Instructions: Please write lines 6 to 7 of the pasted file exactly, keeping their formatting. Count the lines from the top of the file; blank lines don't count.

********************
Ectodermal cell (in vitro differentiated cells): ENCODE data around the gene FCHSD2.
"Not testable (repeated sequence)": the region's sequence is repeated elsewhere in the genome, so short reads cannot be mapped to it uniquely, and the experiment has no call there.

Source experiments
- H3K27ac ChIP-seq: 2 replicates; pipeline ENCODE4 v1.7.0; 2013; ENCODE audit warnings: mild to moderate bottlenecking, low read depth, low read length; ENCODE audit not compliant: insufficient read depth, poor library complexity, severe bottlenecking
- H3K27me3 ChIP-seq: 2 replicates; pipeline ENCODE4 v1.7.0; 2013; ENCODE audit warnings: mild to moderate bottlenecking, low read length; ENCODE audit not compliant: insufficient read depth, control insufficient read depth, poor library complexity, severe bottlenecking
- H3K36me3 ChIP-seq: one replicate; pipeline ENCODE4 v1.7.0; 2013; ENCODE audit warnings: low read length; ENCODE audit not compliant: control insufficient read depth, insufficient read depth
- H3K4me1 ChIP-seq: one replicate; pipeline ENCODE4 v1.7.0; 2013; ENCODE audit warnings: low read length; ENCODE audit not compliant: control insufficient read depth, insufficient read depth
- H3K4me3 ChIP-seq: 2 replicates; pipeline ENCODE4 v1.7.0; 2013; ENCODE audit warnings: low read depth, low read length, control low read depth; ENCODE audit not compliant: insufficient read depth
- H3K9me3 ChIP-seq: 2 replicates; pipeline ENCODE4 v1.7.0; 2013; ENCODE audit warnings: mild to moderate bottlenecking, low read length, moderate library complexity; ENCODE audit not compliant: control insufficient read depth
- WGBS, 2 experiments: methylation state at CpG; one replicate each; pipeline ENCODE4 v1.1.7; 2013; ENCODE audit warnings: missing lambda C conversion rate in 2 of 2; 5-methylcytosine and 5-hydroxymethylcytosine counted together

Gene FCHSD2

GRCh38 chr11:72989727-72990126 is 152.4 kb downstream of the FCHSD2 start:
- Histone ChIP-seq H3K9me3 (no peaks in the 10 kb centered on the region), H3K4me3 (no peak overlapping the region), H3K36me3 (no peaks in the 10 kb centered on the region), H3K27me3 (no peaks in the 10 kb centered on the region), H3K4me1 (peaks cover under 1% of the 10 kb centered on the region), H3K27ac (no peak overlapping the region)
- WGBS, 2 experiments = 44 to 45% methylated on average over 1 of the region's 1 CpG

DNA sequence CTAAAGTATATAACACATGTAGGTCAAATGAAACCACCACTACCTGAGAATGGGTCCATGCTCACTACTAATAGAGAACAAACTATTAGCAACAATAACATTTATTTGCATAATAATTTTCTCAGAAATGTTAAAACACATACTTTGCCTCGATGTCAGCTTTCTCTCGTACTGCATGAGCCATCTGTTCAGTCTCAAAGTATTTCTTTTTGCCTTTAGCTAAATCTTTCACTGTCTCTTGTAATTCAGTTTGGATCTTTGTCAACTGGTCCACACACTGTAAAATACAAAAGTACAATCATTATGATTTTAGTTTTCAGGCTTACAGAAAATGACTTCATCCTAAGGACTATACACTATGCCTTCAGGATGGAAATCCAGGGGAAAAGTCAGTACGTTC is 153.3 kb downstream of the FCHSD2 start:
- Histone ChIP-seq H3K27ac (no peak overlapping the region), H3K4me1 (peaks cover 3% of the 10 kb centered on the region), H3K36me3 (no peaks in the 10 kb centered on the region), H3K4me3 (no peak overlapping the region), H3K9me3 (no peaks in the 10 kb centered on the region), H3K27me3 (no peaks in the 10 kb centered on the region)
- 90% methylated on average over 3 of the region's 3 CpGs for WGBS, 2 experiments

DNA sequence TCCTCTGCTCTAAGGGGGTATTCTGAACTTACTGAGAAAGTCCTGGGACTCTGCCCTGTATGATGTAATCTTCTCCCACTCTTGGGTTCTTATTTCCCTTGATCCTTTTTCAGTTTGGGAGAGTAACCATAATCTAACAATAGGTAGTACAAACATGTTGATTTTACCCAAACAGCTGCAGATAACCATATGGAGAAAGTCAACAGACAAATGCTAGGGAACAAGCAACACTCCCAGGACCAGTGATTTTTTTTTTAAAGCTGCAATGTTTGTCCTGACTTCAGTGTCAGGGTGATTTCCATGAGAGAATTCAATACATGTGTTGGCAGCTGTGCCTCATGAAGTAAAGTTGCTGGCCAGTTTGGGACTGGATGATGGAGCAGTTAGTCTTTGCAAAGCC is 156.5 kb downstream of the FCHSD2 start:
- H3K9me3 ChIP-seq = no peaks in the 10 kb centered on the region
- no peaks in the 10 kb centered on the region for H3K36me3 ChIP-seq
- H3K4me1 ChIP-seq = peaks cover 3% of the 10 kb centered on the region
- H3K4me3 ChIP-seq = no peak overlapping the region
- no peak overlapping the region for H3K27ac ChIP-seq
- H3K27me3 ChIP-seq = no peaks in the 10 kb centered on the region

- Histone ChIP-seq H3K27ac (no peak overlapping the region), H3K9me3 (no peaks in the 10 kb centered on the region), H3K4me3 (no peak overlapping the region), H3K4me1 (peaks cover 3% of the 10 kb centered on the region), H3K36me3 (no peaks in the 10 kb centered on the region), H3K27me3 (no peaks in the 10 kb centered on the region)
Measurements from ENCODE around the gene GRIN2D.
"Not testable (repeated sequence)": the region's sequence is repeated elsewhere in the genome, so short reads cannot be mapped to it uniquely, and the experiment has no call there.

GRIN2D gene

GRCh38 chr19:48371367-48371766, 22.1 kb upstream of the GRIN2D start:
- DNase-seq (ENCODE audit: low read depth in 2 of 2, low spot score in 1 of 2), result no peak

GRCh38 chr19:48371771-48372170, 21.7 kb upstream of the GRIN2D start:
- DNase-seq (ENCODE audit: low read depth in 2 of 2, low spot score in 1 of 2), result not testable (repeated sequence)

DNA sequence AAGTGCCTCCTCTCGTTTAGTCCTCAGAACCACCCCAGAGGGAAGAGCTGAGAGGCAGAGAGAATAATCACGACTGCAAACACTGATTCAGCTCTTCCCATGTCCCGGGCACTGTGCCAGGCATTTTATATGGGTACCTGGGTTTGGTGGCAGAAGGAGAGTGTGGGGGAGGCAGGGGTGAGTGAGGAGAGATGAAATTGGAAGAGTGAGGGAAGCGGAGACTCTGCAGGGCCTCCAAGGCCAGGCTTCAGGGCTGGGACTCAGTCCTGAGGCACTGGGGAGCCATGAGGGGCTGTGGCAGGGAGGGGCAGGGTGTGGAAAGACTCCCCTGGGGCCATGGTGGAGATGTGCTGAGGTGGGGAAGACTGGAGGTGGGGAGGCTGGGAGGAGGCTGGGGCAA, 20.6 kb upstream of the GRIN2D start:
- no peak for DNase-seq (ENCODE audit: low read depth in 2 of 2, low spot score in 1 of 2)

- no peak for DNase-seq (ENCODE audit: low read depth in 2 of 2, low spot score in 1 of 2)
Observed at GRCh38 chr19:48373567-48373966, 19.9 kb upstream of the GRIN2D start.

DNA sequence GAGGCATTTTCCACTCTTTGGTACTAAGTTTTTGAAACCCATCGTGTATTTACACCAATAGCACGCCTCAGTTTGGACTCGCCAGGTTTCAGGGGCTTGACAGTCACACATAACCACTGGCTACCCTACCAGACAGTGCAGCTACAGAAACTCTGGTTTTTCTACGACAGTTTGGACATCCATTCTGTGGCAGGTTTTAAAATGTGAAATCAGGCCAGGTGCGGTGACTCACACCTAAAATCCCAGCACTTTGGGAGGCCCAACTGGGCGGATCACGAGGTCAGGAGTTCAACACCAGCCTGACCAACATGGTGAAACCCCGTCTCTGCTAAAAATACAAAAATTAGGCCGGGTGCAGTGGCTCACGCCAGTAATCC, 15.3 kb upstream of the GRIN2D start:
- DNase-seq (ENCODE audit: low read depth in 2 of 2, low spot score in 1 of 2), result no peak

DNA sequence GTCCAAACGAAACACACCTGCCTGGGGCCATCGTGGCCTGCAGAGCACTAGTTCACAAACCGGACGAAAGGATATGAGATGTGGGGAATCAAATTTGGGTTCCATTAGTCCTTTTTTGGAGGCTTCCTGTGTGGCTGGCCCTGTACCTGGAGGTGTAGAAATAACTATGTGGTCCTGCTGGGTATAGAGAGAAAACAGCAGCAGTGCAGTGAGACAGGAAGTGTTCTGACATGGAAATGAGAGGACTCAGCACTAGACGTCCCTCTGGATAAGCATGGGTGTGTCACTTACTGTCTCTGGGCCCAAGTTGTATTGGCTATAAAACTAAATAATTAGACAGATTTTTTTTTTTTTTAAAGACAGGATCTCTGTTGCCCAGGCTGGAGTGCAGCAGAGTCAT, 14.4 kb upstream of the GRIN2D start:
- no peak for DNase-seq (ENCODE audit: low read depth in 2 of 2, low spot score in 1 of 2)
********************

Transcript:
- H3K36me3 ChIP-seq: one replicate; pipeline ENCODE4 v1.7.0; 2013; ENCODE audit warnings: low read length; ENCODE audit not compliant: control insufficient read depth, insufficient read depth
- H3K4me1 ChIP-seq: one replicate; pipeline ENCODE4 v1.7.0; 2013; ENCODE audit warnings: low read length; ENCODE audit not compliant: control insufficient read depth, insufficient read depth